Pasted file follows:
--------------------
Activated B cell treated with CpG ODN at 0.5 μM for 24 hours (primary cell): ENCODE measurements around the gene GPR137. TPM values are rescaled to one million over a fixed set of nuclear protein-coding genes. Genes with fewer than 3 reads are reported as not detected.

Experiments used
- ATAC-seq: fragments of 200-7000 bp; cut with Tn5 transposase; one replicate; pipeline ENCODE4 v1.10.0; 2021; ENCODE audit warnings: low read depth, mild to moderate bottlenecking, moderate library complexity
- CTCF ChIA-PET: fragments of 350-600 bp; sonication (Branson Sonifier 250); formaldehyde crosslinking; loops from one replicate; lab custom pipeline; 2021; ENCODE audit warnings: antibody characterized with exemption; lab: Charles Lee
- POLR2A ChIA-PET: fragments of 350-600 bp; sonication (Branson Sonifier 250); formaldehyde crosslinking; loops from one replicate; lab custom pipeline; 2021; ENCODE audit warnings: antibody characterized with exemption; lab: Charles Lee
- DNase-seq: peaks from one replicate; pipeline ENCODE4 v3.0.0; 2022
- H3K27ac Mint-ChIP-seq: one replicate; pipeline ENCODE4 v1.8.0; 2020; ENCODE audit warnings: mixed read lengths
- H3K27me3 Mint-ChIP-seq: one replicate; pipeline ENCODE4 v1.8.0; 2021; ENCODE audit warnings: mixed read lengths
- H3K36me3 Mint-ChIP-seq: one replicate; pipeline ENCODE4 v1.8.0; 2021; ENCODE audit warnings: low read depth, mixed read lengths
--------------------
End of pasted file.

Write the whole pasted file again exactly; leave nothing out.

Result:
Activated B cell treated with CpG ODN at 0.5 μM for 24 hours (primary cell): ENCODE measurements around the gene GPR137. TPM values are rescaled to one million over a fixed set of nuclear protein-coding genes. Genes with fewer than 3 reads are reported as not detected.

Experiments used
- ATAC-seq: fragments of 200-7000 bp; cut with Tn5 transposase; one replicate; pipeline ENCODE4 v1.10.0; 2021; ENCODE audit warnings: low read depth, mild to moderate bottlenecking, moderate library complexity
- CTCF ChIA-PET: fragments of 350-600 bp; sonication (Branson Sonifier 250); formaldehyde crosslinking; loops from one replicate; lab custom pipeline; 2021; ENCODE audit warnings: antibody characterized with exemption; lab: Charles Lee
- POLR2A ChIA-PET: fragments of 350-600 bp; sonication (Branson Sonifier 250); formaldehyde crosslinking; loops from one replicate; lab custom pipeline; 2021; ENCODE audit warnings: antibody characterized with exemption; lab: Charles Lee
- DNase-seq: peaks from one replicate; pipeline ENCODE4 v3.0.0; 2022
- H3K27ac Mint-ChIP-seq: one replicate; pipeline ENCODE4 v1.8.0; 2020; ENCODE audit warnings: mixed read lengths
- H3K27me3 Mint-ChIP-seq: one replicate; pipeline ENCODE4 v1.8.0; 2021; ENCODE audit warnings: mixed read lengths
- H3K36me3 Mint-ChIP-seq: one replicate; pipeline ENCODE4 v1.8.0; 2021; ENCODE audit warnings: low read depth, mixed read lengths